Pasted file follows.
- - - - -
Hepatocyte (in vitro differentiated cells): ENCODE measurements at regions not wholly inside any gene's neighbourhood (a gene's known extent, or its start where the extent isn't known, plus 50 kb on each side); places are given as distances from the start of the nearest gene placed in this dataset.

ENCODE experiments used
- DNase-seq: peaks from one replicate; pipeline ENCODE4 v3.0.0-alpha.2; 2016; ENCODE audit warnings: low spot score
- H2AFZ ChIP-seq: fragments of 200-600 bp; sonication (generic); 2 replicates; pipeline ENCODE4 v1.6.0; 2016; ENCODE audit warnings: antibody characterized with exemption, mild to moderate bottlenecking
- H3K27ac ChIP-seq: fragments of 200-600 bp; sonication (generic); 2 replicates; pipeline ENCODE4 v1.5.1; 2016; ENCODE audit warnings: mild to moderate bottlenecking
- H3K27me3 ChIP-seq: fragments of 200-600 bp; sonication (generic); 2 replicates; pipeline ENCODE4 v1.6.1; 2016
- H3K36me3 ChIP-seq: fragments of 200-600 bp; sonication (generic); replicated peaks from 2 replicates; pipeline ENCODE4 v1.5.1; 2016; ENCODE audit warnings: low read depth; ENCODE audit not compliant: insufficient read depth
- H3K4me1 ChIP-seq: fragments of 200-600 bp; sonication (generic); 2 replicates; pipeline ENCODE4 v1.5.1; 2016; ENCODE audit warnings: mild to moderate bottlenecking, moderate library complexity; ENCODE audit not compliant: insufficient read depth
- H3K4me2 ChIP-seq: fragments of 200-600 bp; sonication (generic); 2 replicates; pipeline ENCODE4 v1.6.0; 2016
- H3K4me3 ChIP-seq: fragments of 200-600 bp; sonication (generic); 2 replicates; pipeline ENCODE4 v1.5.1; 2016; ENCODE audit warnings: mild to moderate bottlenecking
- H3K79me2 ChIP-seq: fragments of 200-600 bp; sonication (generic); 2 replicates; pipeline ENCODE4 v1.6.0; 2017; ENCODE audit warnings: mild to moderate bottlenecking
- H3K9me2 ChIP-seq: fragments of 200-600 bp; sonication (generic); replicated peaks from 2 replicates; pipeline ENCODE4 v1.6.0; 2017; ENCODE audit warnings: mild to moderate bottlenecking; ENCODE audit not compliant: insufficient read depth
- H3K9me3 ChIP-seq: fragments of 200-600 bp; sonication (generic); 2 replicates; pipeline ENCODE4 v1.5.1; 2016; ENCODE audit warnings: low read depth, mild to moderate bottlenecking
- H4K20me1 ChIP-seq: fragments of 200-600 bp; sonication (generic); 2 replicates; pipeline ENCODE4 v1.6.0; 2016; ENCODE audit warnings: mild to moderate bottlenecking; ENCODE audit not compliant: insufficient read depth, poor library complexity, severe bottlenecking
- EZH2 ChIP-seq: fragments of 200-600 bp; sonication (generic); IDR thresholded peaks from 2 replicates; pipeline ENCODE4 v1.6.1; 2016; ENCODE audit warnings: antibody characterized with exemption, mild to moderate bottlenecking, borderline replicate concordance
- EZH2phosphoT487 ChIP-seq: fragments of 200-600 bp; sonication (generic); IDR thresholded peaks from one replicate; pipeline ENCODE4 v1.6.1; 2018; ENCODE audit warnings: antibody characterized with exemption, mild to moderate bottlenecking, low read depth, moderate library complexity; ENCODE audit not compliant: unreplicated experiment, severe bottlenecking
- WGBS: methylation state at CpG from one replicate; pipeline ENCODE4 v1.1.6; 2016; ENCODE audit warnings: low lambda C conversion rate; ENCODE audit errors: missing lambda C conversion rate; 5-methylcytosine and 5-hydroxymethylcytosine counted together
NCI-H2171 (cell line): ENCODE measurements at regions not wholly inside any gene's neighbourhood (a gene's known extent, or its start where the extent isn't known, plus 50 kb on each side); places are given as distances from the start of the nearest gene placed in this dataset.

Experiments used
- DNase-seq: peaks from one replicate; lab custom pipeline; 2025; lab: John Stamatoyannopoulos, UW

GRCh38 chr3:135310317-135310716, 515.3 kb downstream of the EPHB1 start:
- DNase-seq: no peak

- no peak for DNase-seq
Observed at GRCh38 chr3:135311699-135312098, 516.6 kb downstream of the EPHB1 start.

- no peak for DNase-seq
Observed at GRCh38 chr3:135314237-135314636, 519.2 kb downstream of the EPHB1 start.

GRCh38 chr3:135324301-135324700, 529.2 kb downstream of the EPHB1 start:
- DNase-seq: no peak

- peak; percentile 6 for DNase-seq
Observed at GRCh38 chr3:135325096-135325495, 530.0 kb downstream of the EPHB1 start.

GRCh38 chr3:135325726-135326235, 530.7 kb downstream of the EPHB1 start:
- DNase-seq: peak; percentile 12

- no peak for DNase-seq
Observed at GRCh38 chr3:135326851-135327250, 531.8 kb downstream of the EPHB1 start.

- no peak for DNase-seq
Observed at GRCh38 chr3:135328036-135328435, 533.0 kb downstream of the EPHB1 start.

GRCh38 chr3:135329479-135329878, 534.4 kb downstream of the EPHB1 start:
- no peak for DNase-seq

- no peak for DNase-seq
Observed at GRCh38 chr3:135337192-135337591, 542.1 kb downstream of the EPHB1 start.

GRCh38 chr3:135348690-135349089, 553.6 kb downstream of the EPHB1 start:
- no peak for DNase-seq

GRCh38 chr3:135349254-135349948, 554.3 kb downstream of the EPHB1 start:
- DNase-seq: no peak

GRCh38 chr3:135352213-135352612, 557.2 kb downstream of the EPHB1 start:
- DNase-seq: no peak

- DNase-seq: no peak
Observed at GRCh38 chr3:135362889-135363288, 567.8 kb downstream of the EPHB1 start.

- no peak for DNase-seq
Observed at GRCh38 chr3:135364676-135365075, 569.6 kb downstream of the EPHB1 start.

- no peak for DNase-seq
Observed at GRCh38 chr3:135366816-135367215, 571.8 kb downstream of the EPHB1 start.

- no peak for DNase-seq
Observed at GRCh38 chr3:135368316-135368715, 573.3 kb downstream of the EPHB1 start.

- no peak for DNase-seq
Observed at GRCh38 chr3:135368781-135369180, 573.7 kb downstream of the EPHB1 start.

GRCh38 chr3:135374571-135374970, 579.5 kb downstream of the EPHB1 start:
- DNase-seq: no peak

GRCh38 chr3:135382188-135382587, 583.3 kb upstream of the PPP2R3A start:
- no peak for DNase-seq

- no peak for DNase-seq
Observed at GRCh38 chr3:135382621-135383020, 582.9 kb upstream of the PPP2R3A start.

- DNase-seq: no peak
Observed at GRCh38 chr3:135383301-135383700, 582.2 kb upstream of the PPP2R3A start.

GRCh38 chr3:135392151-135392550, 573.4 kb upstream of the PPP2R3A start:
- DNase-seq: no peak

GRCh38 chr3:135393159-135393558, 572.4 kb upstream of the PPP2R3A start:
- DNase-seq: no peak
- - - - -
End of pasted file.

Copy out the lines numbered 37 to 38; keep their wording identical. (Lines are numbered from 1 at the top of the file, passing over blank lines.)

GRCh38 chr3:135329479-135329878, 534.4 kb downstream of the EPHB1 start:
- no peak for DNase-seq